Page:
The stabilizer arms 42 and 44 prevent excessive rocking of the workpieces 24 and 28 that is otherwise difficult to control, especially for lapping very small structures. Any rocking forces that are applied to a lapping carrier 22 or 26 will be opposed by the corresponding stabilizer arm 42 or 44 that is cantilevered therefrom. The cantilever connection causes each stabilizer arm 42 and 44 to act as a moment arm that transfers the rocking forces on the associated lapping carrier 22 or 26 into vertical forces applied via the stabilizer arm's pivot structure 52 to the opposite lapping carrier. Depending on the length of the stabilizer arms 42 and 44, the vertical forces applied to one lapping carrier 22 or 26 due to rocking of the opposite lapping carrier will be relatively small. These vertical forces will be counteracted by the downward forces DF applied to each lapping carrier 22 and 26, and by the lapping element 34 imparting upward forces to the lapping carriers. Any rocking of the workpieces 24 and 28 is thus substantially prevented. It is also noteworthy that the lapping faces 38 and 40 will be lapped at substantially the same rate, assuming the downward forces DF applied to each lapping carrier 22 and 26 are equal. This means that the stabilizer arms 42 and 44 will remain substantially horizontal, and will not rotate significantly as a result of one work piece 24 or 28 being lapped more quickly than the other workpiece. For example, if the stabilizer arms are 100 mm long and each lapping phase removes 0.1 mm from a given lapping face 38 or 40, the angular displacement experienced by the face being lapped will be only 1 part per 1000. The angle between the lapping faces 38 and 40 of the workpieces 24 and 28 can thus be tightly controlled. This can be important for downstream assembly tolerance control.
Note that the downward forces DF that are applied to one lapping carrier 22 or 26 will not substantially affect the other. This means that a lapping force actuating one workpiece 24 or 28 will not increase the lapping force actuating the other workpiece. The workpieces 24 and 28 will be lapped essentially independently of each other. Furthermore, the pivot structure 52 at the free end of each stabilizer arm 42 and 44 is supported ultimately by the workpiece 24 or 28 held by the lapping carrier 22 or 26 to which it is pivotally mounted. There are no features on the pivot structure 52 to wear out.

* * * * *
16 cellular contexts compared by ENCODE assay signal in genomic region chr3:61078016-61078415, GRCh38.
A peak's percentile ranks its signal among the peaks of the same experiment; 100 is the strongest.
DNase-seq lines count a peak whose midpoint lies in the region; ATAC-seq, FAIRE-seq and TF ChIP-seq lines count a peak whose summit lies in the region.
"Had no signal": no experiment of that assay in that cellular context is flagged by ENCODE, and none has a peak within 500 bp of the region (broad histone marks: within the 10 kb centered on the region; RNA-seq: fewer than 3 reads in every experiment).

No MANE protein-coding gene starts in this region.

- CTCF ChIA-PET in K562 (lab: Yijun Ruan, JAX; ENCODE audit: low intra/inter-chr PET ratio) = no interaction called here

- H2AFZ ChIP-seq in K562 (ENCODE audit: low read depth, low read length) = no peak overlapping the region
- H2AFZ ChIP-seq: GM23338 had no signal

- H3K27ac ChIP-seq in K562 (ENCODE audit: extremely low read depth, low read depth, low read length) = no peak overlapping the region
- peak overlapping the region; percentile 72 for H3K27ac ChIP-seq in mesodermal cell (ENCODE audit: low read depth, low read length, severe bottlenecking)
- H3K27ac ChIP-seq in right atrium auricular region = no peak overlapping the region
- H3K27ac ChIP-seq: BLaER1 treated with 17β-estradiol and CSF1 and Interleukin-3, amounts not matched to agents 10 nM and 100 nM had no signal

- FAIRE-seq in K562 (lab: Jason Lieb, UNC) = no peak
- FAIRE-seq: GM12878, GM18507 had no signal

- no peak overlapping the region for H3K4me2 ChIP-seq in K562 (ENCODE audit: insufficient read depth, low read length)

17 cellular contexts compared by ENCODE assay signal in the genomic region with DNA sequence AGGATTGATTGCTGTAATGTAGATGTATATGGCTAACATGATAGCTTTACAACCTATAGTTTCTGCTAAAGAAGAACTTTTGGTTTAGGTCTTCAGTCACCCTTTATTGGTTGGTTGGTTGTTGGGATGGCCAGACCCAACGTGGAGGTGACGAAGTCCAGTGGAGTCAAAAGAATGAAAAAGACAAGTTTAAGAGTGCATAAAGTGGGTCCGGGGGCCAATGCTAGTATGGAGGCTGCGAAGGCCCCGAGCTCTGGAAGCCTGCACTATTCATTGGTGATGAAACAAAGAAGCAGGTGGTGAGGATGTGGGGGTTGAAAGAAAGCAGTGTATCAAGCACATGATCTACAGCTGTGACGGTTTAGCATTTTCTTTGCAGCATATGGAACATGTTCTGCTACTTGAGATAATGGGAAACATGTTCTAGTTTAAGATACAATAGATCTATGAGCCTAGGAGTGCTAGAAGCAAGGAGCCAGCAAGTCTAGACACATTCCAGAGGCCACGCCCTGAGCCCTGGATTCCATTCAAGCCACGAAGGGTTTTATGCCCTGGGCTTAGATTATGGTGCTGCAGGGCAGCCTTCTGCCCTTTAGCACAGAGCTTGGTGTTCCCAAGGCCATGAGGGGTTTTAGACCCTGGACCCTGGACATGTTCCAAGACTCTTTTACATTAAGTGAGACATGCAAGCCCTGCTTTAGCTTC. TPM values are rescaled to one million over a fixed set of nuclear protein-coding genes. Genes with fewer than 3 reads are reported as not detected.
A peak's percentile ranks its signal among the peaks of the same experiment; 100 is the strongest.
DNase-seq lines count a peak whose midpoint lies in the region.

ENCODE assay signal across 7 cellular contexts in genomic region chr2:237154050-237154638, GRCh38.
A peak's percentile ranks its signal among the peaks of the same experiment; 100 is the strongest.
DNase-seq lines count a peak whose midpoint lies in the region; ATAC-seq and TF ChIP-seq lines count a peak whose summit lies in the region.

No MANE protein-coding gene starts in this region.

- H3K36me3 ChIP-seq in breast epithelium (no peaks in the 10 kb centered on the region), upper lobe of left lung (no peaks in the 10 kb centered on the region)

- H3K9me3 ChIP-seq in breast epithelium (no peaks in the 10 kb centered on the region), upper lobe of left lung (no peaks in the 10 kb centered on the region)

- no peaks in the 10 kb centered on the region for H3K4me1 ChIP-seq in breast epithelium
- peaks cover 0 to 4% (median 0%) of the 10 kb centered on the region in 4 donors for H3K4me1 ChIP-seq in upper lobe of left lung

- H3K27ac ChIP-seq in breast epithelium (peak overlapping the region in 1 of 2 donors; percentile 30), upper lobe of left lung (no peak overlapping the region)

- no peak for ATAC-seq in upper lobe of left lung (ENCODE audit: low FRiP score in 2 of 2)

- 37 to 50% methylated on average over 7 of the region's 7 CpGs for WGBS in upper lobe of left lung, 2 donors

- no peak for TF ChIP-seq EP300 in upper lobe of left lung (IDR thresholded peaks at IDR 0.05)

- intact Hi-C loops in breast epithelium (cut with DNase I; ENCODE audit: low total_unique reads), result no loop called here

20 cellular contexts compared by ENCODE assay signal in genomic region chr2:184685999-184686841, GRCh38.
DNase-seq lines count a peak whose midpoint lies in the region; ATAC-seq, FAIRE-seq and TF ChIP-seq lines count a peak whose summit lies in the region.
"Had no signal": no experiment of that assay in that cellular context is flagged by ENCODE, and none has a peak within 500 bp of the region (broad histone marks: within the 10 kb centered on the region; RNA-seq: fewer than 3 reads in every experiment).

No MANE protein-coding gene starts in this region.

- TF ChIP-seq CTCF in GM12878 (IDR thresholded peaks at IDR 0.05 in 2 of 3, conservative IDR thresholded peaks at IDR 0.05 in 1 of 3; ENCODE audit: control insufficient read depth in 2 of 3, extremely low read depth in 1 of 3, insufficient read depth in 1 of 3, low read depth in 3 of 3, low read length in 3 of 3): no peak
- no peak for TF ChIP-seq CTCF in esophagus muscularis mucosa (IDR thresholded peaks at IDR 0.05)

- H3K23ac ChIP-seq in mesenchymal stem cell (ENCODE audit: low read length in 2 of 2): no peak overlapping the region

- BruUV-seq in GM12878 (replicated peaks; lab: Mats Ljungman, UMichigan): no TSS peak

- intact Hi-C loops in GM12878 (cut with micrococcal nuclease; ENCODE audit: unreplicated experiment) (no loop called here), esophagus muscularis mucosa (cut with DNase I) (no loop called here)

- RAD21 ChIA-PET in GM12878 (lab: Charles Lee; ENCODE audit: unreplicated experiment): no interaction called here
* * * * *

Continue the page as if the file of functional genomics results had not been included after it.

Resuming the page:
It will be appreciated from the foregoing that each lapping carrier 22 and 26 functions as an anchor for anchoring the free end of a stabilizer arm 42 or 44 cantilevered from the opposite lapping carrier. Each workpiece 24 and 28 acts as a pad that supports the anchoring lapping carrier.
Accordingly, a lapping system for lapping magnetic head wafer workpieces has been disclosed. Advantageously, workpiece rocking can be substantially eliminating without affecting the downward forces required to develop a required lapping force or introducing non-uniform lapping effects. While several embodiments of the invention have been shown and described, it should be apparent that many variations and alternative embodiments could be implemented. For example, although each lapping carrier 22/26 and its associated stabilizer arm 42/44 has a T-shaped configuration, many other configurations could also be used. For example, the stabilizer arms 42/44 could extend between the tops of the lapping carriers 22/26, thereby producing two L-shaped fixtures. Other configurations would result if the stabilizer arms 42/44 extended from the lapping carriers 22/26 at an angle other than 90 degrees. Still further configurations would be produced if the long portions were curved instead of straight, and so on. It is understood, therefore, that the invention is not to be in any way limited except in accordance with the spirit of the appended claims and their equivalents.
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|Citing Patent||Filing date||Publication date||Applicant||Title|
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|U.S. Classification||451/11, 451/364, G9B/5.036, 451/391|
|International Classification||B24B7/00, B24B41/06|
|Cooperative Classification||G11B5/1871, G11B5/102, G11B5/3173, B24B37/30, G11B5/1272, G11B5/3169|
|European Classification||B24B37/30, G11B5/31M3, G11B5/31M5, G11B5/10A|
|May 12, 2005||AS||Assignment|
Owner name: INTERNATIONAL BUSINESS MACHINES CORPORATION, NEW Y
Free format text: ASSIGNMENT OF ASSIGNORS INTEREST;ASSIGNOR:BISKEBORN, ROBERT G.;REEL/FRAME:016215/0106
Effective date: 20050329
|May 10, 2010||REMI||Maintenance fee reminder mailed|
|Oct 3, 2010||LAPS||Lapse for failure to pay maintenance fees|
|Nov 23, 2010||FP||Expired due to failure to pay maintenance fee|
Effective date: 20101003